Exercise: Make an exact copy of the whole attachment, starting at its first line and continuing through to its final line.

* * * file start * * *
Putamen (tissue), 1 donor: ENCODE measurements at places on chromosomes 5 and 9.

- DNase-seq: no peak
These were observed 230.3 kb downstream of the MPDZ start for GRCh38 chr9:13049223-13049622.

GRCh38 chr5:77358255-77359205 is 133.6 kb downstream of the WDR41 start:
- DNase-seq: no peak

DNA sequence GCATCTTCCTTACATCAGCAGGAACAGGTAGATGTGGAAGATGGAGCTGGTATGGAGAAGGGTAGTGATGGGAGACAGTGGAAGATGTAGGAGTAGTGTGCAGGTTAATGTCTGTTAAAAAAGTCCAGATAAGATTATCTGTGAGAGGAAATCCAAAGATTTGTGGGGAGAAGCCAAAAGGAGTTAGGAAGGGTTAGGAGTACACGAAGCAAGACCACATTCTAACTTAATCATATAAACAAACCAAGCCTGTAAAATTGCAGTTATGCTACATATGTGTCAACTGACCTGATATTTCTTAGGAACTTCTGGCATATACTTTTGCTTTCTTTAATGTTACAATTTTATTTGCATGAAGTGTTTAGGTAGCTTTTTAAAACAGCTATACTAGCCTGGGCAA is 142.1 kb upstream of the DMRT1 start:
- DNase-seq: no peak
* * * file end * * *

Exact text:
Putamen (tissue), 1 donor: ENCODE measurements at places on chromosomes 5 and 9.

- DNase-seq: no peak
These were observed 230.3 kb downstream of the MPDZ start for GRCh38 chr9:13049223-13049622.

GRCh38 chr5:77358255-77359205 is 133.6 kb downstream of the WDR41 start:
- DNase-seq: no peak

DNA sequence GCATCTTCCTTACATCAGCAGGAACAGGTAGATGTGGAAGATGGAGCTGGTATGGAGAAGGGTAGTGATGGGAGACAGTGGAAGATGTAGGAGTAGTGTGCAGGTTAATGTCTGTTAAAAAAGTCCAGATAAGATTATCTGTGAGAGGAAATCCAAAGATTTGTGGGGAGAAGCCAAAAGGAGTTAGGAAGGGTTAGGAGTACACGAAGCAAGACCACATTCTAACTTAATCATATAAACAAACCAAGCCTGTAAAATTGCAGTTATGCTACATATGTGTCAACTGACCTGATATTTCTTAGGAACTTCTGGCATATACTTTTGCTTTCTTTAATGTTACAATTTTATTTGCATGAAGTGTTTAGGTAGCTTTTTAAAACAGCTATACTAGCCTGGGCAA is 142.1 kb upstream of the DMRT1 start:
- DNase-seq: no peak